Poised for future timber management and immediate recreational fun, Rosewood Tracts offers four tracts that can be purchased separately or combined in Cleburne County, Alabama.
The Rosewood Tracts are in the upper Piedmont region of mid-eastern Alabama, located just a few miles east of the Talladega National Forest, the southernmost reaches of the Appalachian Mountains. Other timbered properties surround the tracts on all sides. The town of Fruithurst is just 5 miles to the south of the Rosewood Tracts. Fruithurst has a small family-owned restaurant and a Dollar General for immediate needs. Heflin, Alabama, and Tallapoosa, Georgia, are about 11 to 12 miles from the tracts. Both provide multiple dining, fuel, and grocery options. Tallapoosa also has a hotel. The closest hospital is located in Bremen, Georgia, approximately 20 miles from the tract. The Talladega National Forest is located just a few miles west of Rosewood and has multiple recreational opportunities. The Rosewood Tracts are only 10 minutes from US Hwy 78 and 15 minutes from I-20.
The City of Anniston, Alabama, is roughly 32 miles away, only a 40-minute drive from Rosewood. Anniston is a major town in mid-east Alabama with multiple dining, grocery, and hotel options. It also has three hospitals and a regional airport. Atlanta’s Hartsfield-Jackson International Airport is only an hour and fifteen minutes away, granted you do not have to navigate any rush hour traffic.
The Rosewoods Tracts currently comprise one contiguous tract segmented by Cleburne County Roads 232 and 255. Each tract has public frontage and some interior logging roads or trails. While County Roads 232 and 255 are technically public and county-maintained, they are dirt roads and may require 4x4 during wet periods. Internal roads and trails are the same. Each tract has nice public frontage along the county roads.
The approximate public frontage is:
• Rosewood Tract #1 - 2,150 feet along CR 255
• Rosewood Tract #2 - 3,175 feet along CR 255 and 985 feet along CR 232
• Rosewood Tract #3 - 1,375 feet along CR 255 and 775 along CR 232
• Rosewood Tract #4 - 1,390 feet along CR 232
Each tract has a driveway cut. There is electricity availability nearby at the intersection of County Road 255 and County Road 14, approximately a half mile to a mile north of the tracts.
The Rosewood Tracts have rolling terrain indicative of the area and are very evident thanks to recent timber harvests. Soils are well drained and productive for timber.
Approximate elevation ranges for each are (in feet above sea level):
• Rosewood Tract #1 – 1040’ to 1140’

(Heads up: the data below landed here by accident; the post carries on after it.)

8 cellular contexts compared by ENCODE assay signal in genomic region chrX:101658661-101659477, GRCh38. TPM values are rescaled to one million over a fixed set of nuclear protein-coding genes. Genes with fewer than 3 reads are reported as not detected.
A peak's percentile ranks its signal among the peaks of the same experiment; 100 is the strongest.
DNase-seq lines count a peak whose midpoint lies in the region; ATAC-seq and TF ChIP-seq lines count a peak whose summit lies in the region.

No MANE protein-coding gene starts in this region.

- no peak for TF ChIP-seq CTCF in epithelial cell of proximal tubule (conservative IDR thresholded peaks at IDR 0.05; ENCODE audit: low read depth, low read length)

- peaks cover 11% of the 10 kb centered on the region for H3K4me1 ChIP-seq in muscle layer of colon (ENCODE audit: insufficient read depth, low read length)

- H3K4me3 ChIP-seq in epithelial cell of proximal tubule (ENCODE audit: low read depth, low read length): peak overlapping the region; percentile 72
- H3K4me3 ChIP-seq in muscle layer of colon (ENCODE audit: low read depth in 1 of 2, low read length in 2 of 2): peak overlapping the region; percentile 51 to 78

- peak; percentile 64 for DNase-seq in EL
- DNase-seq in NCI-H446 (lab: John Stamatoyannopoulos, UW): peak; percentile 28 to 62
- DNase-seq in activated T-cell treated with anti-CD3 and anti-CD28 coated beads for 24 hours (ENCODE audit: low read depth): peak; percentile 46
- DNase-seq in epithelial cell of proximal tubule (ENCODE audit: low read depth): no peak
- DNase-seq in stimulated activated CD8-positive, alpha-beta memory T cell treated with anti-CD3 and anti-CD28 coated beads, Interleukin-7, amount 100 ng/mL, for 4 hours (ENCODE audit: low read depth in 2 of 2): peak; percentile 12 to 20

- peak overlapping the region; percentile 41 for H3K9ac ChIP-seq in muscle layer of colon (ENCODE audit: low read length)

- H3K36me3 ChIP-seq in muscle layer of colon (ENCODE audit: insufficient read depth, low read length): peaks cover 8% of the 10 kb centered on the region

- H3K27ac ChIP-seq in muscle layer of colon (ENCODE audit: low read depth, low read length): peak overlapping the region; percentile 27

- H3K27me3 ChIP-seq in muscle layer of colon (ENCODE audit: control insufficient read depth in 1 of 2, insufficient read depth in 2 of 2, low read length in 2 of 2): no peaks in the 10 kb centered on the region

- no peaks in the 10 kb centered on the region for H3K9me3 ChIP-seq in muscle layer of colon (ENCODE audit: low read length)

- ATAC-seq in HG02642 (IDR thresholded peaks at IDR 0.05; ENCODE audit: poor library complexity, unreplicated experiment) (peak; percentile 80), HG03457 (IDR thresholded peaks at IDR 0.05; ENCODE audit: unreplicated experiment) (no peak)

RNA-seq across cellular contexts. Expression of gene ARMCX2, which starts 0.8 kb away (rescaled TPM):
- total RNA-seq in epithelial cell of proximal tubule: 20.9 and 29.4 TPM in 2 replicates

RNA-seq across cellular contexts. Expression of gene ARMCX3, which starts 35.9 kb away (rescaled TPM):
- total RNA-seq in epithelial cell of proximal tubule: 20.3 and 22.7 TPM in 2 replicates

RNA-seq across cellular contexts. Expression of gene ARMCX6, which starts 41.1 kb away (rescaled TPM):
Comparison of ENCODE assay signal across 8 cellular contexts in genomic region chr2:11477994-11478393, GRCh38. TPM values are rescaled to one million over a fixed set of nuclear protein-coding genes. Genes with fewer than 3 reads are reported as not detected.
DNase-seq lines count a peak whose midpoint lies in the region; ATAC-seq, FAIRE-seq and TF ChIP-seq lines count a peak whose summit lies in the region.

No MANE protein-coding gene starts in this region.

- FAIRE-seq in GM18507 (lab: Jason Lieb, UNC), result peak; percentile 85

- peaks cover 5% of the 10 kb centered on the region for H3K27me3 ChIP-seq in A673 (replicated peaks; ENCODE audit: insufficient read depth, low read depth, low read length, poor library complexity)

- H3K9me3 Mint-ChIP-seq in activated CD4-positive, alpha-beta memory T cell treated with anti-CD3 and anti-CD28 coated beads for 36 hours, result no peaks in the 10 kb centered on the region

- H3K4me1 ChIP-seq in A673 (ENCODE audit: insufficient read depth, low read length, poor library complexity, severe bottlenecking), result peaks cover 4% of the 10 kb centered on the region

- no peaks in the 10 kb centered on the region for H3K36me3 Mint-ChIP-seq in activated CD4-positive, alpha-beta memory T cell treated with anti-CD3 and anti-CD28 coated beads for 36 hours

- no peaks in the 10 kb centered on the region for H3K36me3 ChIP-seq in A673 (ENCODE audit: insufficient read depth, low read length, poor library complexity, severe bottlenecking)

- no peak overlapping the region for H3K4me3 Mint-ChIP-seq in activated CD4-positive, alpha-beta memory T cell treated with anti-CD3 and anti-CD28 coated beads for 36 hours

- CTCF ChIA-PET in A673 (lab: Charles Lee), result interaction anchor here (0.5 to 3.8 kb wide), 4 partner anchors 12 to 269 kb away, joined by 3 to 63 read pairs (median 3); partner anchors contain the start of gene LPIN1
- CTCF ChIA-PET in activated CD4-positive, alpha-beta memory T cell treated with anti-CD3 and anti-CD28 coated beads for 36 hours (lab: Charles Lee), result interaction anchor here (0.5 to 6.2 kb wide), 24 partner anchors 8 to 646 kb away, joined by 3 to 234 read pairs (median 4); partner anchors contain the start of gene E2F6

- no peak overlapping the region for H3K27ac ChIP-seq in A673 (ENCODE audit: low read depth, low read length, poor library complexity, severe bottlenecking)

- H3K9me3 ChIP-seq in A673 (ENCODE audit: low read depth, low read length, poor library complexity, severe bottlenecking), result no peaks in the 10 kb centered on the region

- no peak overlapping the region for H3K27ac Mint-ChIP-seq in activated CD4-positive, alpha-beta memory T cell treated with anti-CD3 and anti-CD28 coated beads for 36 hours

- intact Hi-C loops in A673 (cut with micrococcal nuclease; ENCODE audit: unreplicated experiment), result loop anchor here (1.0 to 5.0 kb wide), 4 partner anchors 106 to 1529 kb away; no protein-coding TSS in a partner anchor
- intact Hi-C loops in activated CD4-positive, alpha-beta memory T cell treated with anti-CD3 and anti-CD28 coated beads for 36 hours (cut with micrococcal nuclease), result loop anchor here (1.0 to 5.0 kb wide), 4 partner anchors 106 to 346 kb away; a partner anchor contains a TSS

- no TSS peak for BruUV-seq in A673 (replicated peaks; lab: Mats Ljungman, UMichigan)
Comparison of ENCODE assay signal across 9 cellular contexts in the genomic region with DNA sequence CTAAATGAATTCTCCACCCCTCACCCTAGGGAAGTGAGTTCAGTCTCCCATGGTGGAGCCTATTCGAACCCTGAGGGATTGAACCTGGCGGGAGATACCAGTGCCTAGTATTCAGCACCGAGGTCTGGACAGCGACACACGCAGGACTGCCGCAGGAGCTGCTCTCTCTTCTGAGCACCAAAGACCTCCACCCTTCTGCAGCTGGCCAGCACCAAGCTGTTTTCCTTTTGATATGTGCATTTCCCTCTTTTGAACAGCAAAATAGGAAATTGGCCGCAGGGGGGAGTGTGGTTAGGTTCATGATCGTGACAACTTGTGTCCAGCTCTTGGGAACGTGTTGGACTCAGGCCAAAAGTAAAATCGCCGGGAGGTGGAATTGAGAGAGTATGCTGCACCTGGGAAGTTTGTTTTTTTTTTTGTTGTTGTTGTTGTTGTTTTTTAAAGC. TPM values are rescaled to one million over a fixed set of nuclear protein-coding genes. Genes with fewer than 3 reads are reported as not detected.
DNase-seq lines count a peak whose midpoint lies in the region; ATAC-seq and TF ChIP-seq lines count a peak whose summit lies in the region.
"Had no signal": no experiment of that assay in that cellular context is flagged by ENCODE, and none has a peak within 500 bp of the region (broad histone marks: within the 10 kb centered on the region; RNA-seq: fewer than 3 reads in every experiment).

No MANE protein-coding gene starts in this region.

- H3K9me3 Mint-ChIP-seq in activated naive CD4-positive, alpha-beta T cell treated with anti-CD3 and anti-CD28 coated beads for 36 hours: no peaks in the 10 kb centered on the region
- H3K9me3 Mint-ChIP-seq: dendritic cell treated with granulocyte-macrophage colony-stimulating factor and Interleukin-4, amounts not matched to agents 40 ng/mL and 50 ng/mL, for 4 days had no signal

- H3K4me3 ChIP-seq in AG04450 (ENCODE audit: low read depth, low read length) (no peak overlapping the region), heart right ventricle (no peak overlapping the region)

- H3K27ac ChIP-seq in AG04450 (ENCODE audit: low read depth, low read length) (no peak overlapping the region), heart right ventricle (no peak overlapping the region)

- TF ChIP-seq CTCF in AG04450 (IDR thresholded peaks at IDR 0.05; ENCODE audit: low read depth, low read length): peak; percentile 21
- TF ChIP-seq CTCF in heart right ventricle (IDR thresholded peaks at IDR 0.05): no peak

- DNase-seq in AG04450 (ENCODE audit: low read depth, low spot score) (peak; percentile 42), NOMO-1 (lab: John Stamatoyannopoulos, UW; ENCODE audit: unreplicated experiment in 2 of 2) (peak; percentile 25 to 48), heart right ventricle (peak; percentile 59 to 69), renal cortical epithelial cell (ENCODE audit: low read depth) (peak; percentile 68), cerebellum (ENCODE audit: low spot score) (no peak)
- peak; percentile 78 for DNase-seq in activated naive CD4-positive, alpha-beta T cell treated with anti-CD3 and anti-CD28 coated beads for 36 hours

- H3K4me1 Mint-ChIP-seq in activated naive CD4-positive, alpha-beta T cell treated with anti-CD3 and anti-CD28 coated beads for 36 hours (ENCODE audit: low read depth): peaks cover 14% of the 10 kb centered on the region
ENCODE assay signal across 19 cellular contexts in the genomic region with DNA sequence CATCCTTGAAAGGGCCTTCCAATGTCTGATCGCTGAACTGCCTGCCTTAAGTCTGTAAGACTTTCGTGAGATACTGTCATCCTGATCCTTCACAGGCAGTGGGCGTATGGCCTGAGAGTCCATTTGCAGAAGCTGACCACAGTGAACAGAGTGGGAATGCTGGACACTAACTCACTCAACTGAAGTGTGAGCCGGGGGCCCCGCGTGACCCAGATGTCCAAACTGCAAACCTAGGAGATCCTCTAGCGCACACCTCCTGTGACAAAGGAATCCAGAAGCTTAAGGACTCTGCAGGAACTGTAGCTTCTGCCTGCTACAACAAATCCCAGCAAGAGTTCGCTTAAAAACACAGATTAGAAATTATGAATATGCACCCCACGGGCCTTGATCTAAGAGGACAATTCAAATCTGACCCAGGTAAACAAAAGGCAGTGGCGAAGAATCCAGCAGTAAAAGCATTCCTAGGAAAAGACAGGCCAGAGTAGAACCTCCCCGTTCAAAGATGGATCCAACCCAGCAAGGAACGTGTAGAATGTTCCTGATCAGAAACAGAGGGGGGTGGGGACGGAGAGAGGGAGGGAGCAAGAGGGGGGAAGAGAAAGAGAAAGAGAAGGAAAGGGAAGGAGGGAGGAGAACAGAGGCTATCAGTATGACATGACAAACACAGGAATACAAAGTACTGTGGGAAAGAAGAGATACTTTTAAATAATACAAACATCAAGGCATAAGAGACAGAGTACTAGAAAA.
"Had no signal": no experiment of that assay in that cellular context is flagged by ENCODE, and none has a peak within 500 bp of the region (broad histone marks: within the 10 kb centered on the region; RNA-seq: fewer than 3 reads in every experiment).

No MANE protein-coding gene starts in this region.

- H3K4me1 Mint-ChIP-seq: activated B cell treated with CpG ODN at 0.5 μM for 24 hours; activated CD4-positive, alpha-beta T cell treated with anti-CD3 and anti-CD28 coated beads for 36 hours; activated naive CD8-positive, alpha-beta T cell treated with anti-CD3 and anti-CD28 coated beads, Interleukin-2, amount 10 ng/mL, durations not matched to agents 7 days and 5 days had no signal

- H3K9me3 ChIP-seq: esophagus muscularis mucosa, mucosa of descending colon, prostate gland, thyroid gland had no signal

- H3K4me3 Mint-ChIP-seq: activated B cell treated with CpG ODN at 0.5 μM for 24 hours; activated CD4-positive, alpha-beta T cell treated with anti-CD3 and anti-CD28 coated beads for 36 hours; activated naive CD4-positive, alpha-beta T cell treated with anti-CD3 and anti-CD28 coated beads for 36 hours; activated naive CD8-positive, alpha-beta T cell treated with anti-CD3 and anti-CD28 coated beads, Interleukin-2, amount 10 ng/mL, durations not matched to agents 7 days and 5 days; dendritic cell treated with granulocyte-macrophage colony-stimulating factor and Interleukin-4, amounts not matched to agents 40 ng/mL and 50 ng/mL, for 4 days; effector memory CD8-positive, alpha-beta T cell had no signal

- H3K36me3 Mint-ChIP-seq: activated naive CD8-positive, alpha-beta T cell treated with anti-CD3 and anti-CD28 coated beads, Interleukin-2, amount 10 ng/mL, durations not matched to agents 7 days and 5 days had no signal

• Rosewood Tract #2 – 1020’ to 1140’
• Rosewood Tract #3 – 1020’ to 1100’
• Rosewood Tract #4 – 980’ to 1070’
Each tract has at least an intermittent stream within its boundaries, meaning there will be running water during the wetter times of the year. Rosewood Tract #3 has a very nice perennial stream. Each tract either has existing food plots or space where one can easily be established. The Rosewood Tracts are well suited for wildlife when considering all the adjoining properties. They have water and browse, and cover will develop as the young plantations develop. There is a lot of game sign on these tracts.
The Rosewood Tracts were harvested of their upland merchantable timber during 2021 and 2022. There is still merchantable timber within the natural bottomland hardwood stands that follow the run of the drainage systems. However, State Best Management Practices limit the amount of harvest that can take place within these areas to protect the integrity of the streams. As such, no merchantable timber volume or value is assigned to these tracts currently.
Regarding the upland areas that were harvested in 2021 and 2022, these acreages were replanted with genetically improved loblolly pine in the winter of 2023 on Rosewood #1, #2, and #3. Reforestation is planned for Rosewood #4 this year unless it is purchased before plans can be enacted. The plan is to perform an herbaceous treatment in the late summer or early fall of 2023 and then plant genetically improved loblolly pine in the following winter months.
For timber management, the new plantations should grow vigorously over the next several years. They should be ready for a thinning at or near age 15. This thinning will generate some timber income, but its purpose is primarily to keep the plantation healthy, growing well, and help it transition into higher-value timber products such as sawtimber. Timing this thinning at or near 15 is very important to gain these benefits; we recommend this thinning at this time regardless of the overarching objective. If the objective is to maximize return on timber value, it could be made most productive by conducting a woody release and fertilizing post-thinning. It should be ready for a second thin at or near age 21 and reach full financial maturity between the ages of 25 and 28. At this time, a final harvest could be conducted to capture its value.
If your objective is to enhance aesthetics and wildlife value, after the age 15 thinning, a prescribed burning regimen can begin every two or three years. Conducting control burns will enhance wildlife value, reduce the risk of loss to wildfire, improve aesthetics, and aid in controlling undesired species
within the plantation.
Summary of stand types on each tract:
Rosewood Tract #1
• Loblolly planted in 2023 - 27 Acres
• Hardwood Drains - 3.5 Acres
Rosewood Tract #2
• Loblolly planted in 2023 - 51 Acres
• Hardwood Drains - 3.7 Acres
Rosewood Tract #3
• Loblolly planted in 2023 - 27 Acres
• Hardwood Drains - 4 Acres
Rosewood Tract #4
• Areas designated for replanting - 34 Acres
• Hardwood Drains - 3 Acres